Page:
The Centre for the History of Medicine, Durham University, UK.
Sponsored by the Northern Centre for the History of Medicine, supported by the Wellcome Trust, London
Research Seminar Reminder
Friday 12 February 2010: Dr Emese Lafferton (University of Edinburgh)
‘Experimentalizing Hypnosis in the 1880s-1890s. Psychiatry, Culture and Modernity’
Durham University, Queen’s Campus, Stockton-on-Tees, Wolfson Research Institute, Seminar Room
A buffet lunch will be served in the Seminar at 1200 and the presentation will commence at 1230. For catering purposes, could you
please let me know before 3 February 2010 if you will be attending for lunch.
For further information, please visit our webpage at http://www.dur.ac.uk/chmd/news/ or contact the Centre’s Outreach Officer, Katherine Smith, mailto:[email protected]
For directions to Queen’s Campus, Stockton, please visit our webpage at http://www.dur.ac.uk/chmd/maps/
Much scholarly attention has been paid to the rich cultural meanings of medical hypnosis in the last decades of the nineteenth century,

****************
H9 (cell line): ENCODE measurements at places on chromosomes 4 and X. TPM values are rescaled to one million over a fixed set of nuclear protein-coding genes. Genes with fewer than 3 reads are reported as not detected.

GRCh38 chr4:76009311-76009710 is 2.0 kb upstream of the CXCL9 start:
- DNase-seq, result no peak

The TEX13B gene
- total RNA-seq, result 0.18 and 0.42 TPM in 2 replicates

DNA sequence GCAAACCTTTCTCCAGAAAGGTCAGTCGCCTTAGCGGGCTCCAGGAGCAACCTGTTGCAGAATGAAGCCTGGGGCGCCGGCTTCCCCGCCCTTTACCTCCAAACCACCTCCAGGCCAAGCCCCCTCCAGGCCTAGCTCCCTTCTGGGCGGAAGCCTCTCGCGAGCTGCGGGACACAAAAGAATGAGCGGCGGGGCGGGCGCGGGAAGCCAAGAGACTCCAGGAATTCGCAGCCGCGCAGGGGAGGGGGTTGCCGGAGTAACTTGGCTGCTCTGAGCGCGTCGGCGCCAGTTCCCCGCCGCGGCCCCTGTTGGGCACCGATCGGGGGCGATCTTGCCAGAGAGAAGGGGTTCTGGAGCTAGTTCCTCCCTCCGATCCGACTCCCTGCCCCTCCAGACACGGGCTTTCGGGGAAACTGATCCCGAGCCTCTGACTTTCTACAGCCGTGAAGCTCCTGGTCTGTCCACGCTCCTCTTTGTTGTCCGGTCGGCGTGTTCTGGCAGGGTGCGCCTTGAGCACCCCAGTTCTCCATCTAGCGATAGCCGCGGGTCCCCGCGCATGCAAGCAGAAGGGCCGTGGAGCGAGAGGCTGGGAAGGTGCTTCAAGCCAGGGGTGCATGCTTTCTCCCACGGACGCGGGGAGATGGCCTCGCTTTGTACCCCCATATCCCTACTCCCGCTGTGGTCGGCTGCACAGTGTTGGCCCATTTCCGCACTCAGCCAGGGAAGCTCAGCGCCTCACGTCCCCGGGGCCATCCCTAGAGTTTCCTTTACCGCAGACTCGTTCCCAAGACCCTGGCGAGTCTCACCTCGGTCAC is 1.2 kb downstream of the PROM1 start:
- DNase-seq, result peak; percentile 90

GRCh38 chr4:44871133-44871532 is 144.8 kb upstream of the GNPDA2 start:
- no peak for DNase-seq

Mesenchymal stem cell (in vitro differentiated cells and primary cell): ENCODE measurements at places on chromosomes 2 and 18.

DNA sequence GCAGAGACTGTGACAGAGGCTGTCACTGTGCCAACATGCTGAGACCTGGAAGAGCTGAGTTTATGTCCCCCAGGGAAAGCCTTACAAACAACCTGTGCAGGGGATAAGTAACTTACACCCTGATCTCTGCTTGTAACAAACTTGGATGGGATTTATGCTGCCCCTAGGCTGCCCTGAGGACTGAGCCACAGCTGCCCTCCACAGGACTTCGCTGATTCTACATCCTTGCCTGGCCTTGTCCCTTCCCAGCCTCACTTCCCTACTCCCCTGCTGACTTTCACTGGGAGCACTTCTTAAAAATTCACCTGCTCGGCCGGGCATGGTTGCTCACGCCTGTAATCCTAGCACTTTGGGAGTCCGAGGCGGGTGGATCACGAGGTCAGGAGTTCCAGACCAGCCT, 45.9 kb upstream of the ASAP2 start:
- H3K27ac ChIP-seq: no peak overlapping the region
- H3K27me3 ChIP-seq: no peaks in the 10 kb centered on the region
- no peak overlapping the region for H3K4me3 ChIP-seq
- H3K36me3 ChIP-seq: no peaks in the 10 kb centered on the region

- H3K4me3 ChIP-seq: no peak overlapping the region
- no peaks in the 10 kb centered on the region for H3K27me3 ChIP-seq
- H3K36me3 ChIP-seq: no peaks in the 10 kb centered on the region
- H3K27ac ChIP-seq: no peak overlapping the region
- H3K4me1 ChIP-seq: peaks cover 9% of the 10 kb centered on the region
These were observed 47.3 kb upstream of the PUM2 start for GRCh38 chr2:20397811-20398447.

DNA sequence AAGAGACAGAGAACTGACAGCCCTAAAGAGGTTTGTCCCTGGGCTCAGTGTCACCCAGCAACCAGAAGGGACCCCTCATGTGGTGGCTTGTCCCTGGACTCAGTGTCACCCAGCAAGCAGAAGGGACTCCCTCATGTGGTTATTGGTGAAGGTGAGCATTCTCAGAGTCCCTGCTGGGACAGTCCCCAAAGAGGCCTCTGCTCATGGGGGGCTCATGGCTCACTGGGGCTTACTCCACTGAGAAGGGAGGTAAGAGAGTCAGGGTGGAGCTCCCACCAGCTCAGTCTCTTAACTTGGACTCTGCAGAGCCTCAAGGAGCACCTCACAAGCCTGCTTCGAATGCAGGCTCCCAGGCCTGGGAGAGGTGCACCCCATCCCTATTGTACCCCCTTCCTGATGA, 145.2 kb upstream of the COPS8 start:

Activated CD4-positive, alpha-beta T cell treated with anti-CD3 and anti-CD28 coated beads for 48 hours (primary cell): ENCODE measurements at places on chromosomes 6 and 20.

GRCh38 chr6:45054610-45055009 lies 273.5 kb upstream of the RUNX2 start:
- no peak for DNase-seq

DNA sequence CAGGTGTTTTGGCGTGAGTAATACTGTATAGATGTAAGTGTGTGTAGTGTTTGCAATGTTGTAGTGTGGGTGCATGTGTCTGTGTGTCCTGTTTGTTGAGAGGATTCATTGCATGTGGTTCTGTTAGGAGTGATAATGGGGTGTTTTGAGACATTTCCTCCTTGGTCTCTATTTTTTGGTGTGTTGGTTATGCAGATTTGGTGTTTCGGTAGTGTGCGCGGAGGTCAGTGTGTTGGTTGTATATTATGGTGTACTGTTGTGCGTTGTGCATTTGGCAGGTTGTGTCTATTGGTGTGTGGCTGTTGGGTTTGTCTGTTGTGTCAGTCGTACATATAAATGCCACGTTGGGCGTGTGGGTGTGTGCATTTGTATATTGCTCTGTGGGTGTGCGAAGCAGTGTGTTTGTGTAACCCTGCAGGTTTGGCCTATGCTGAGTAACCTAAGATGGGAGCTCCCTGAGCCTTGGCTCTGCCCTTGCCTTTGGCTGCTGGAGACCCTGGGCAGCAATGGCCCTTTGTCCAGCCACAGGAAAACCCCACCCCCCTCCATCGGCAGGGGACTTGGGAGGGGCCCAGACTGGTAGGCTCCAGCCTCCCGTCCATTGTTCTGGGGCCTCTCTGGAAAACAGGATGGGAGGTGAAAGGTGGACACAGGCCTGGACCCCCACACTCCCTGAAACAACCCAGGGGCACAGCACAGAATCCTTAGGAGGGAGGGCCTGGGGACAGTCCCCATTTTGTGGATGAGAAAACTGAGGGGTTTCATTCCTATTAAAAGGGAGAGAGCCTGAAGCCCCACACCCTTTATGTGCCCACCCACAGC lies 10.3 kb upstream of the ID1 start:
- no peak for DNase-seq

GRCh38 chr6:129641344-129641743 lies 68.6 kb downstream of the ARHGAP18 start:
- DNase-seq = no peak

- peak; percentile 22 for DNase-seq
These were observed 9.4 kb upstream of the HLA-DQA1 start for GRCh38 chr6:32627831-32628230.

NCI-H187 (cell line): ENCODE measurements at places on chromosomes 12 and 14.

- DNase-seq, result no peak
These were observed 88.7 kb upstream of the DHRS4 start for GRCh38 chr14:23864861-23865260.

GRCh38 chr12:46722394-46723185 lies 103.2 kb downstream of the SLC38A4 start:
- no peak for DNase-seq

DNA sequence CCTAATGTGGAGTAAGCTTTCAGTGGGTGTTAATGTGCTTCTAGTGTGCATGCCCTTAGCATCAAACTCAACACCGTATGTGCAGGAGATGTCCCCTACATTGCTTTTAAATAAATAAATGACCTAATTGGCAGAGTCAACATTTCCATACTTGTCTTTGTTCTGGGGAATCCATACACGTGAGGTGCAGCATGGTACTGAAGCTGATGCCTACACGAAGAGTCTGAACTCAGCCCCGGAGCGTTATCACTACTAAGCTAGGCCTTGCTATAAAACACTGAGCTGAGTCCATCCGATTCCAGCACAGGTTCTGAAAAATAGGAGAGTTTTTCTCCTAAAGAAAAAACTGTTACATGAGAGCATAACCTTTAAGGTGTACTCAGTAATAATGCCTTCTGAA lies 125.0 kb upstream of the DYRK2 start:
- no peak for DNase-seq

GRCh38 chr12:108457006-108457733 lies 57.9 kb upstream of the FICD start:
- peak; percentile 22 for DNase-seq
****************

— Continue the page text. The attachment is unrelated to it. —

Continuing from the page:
especially – though not exclusively – in the French context. It has been shown how this greatly fashionable line of research and therapeutic practice enabled psychiatry to take part in and generate an intense cultural interchange between diverse spheres of late-nineteeth century intellectual and social life. Yet relatively little effort has been made to understand hypnosis research as a larger experimental project launched in the period when the psychiatric profession was still struggling to gain credibility and status among the medical disciplines.
My paper recovers the culture of hypnotic experimentation conducted in Hungarian psychiatric and internal clinics in the 1880s-1890s. By focusing on the concrete experiments and ensuing debates, the paper discusses controversies over: issues of scientific objectivity, the reliability of the technique of hypnosis, questions of proof, the problem of replication in the experimental setting, and the striking
images of the hypnotized person as a ‘dissected frog,’ the ‘reflex machine,’ and the ‘simulator’. Through the analysis, I also demonstrate
how social judgements and values shaped the epistemological basis of psychiatric knowledge and how the experiments ended up testing the social order itself, rather than any natural phenomenon. Finally, placing the experiments in the wider professional context, I explain the emerging opposition against hypnosis as a clash between two forms of life and psychiatric cosmologies: those of the university psychiatric clinic and the asylum.